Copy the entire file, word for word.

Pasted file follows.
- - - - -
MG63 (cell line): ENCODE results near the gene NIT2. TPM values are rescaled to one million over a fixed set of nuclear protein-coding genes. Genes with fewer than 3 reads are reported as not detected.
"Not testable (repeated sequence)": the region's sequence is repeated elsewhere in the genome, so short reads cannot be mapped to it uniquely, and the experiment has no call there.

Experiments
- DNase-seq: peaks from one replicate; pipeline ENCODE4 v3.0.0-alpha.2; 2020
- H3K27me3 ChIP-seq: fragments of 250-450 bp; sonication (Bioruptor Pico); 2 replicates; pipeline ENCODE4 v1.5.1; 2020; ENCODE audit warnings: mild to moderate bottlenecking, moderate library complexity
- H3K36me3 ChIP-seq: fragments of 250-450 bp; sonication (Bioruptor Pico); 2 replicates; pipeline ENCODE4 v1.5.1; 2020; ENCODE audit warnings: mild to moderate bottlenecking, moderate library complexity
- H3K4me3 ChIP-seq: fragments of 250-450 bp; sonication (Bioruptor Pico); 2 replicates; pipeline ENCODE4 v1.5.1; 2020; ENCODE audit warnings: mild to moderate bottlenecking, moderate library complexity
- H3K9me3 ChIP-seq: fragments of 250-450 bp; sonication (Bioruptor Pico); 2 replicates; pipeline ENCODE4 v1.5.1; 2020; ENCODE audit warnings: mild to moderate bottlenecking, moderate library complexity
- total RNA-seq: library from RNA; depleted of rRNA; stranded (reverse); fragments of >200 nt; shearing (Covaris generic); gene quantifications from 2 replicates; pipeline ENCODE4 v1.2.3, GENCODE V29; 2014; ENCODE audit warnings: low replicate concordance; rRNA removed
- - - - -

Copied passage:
MG63 (cell line): ENCODE results near the gene NIT2. TPM values are rescaled to one million over a fixed set of nuclear protein-coding genes. Genes with fewer than 3 reads are reported as not detected.
"Not testable (repeated sequence)": the region's sequence is repeated elsewhere in the genome, so short reads cannot be mapped to it uniquely, and the experiment has no call there.

Experiments
- DNase-seq: peaks from one replicate; pipeline ENCODE4 v3.0.0-alpha.2; 2020
- H3K27me3 ChIP-seq: fragments of 250-450 bp; sonication (Bioruptor Pico); 2 replicates; pipeline ENCODE4 v1.5.1; 2020; ENCODE audit warnings: mild to moderate bottlenecking, moderate library complexity
- H3K36me3 ChIP-seq: fragments of 250-450 bp; sonication (Bioruptor Pico); 2 replicates; pipeline ENCODE4 v1.5.1; 2020; ENCODE audit warnings: mild to moderate bottlenecking, moderate library complexity
- H3K4me3 ChIP-seq: fragments of 250-450 bp; sonication (Bioruptor Pico); 2 replicates; pipeline ENCODE4 v1.5.1; 2020; ENCODE audit warnings: mild to moderate bottlenecking, moderate library complexity
- H3K9me3 ChIP-seq: fragments of 250-450 bp; sonication (Bioruptor Pico); 2 replicates; pipeline ENCODE4 v1.5.1; 2020; ENCODE audit warnings: mild to moderate bottlenecking, moderate library complexity
- total RNA-seq: library from RNA; depleted of rRNA; stranded (reverse); fragments of >200 nt; shearing (Covaris generic); gene quantifications from 2 replicates; pipeline ENCODE4 v1.2.3, GENCODE V29; 2014; ENCODE audit warnings: low replicate concordance; rRNA removed